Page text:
West News Wire: One of Britain’s greatest and most adored athletes, four-time gold medalist Mo Farah has been carrying a secret burden all these years: as a child, he was brought to the country illegally and made to care for other children before he used running to free himself from a life of servitude.

In a recent documentary, Farah claims that his real name is Hussein Abdi Kahin and that he was abducted from the country of Djibouti in East Africa when he was between the ages of 8 and 9. He claims that he was brought to Britain by a woman he didn’t know using phoney travel documents that bore his image and the name Mohammed Farah.

The revelations come as Britain struggles to deal with a surge of people fleeing conflict and hunger in Africa, the Middle East and Asia on flimsy boats organized by human traffickers who assist the desperate to cross the English Channel. Criminal gangs are also smuggling people into the country and forcing them into sex work, criminal activities and unpaid labor.

In the documentary, produced by the BBC and Red Bull Studios, Farah said he thought he was going to Europe to live with relatives and had piece of paper with the contact details.

“The lady took it off me and right in front of me ripped them up and put it in the bin,’’ Farah said in the film, to be broadcast Wednesday. “And at that moment I knew I was in trouble.”

The woman took him to an apartment in west London where he was forced to care for her children, Farah said. He wasn’t allowed to go to school until he was 12.

“I wasn’t treated as part of the family,” Farah said. “If I wanted food in my mouth, my job was to look after those kids shower them, cook for them, clean for them.”

Farah was granted U.K. citizenship in 2000 and represented Britain at three straight Summer Olympics starting in 2008. He captured hearts in Britain and elsewhere with the look of joy and astonishment after his triumph in the 5,000 meters at the 2012 London Games after earlier winning the 10,000-meter title. He won the same races at the 2016 Games in Rio de Janeiro.

Read More
Bin Salman's dream series, this time Green Initiatives

He was knighted by Queen Elizabeth II in 2017.

Farah previously said he had moved to Britain with his parents as a refugee from Somalia. But in the documentary, he says his parents never were in the U.K. His father was killed by gunfire during unrest in Somalia when Farah was 4, according to the film. His mother and two brothers live on the family farm in Somaliland, a breakaway region of Somalia that is not internationally recognized.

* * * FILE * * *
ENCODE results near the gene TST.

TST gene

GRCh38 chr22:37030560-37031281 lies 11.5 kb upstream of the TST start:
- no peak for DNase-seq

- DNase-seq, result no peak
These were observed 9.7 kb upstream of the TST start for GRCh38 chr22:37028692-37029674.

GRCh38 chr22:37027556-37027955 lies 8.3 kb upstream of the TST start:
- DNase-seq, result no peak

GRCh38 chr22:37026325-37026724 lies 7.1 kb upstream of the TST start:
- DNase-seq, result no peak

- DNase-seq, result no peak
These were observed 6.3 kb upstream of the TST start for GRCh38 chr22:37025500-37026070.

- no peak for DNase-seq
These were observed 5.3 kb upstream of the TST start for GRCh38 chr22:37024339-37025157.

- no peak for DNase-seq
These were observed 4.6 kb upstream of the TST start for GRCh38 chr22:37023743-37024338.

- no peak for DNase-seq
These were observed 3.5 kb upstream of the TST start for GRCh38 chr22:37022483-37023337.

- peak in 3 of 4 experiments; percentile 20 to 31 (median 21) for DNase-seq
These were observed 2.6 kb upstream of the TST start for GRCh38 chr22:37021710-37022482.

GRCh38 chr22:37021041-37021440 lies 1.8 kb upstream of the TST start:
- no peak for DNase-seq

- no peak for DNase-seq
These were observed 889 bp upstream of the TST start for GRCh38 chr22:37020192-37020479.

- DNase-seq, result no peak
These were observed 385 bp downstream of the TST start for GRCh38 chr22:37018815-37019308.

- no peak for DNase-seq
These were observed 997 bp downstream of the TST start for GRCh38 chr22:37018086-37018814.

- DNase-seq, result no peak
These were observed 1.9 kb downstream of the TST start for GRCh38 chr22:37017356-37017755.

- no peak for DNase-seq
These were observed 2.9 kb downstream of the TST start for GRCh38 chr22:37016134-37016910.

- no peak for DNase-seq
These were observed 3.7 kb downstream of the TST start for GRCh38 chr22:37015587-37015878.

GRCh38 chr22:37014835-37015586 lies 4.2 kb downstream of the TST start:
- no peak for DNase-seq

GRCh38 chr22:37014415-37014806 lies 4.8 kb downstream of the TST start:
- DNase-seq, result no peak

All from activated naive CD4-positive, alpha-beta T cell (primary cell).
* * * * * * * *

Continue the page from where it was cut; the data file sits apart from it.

In 2020, more than 10,000 people were referred to authorities in Britain as potential victims of modern slavery, up from 2,340 in 2014, according to the Home Office, the government agency responsible for border enforcement.

Immigration authorities are also under pressure as the number of people entering the country on small boats jumped to 28,526 last year from 299 in 2018, government statistics show.

The U.K. has struck a deal with Rwanda to send some asylum seekers on a one way voyage to the East African nation, where they would be able to apply for asylum. While Prime Minister Boris Johnson says this will break the business model of the criminal gangs who charge migrants thousands of pounds to cross the Channel, immigration rights groups say it is illegal and inhumane.

But modern slavery doesn’t only affect migrants. Nongovernmental organizations are at pains to insist that victims of modern slavery are forced into servitude bound by coercion and violence rather than shackles. Such organizations have often found it difficult to put a human face on the crime, fearing that exposure will inflict further trauma. That alone makes Farah’s case unique.

Justine Carter of Unseen, a charity that deals with victims of modern slavery, stresses that it takes courage to overcome such conditions. Farah’s revelation will let people around the world know that modern slavery can happen anywhere.

Usain Bolt, an eight-time Olympic champion sprinter from Jamaica, posted three emojis of folded hands sometimes referred to as “prayer hands” on Farah’s Instagram page. Andrew Butchart, Farah’s teammate in 2016 and sixth-place finisher in the 5,000 meters in Rio, posted “Much love” and “very proud” along with a heart emoji.

LEAVE A REPLY

Please enter your comment!
Please enter your name here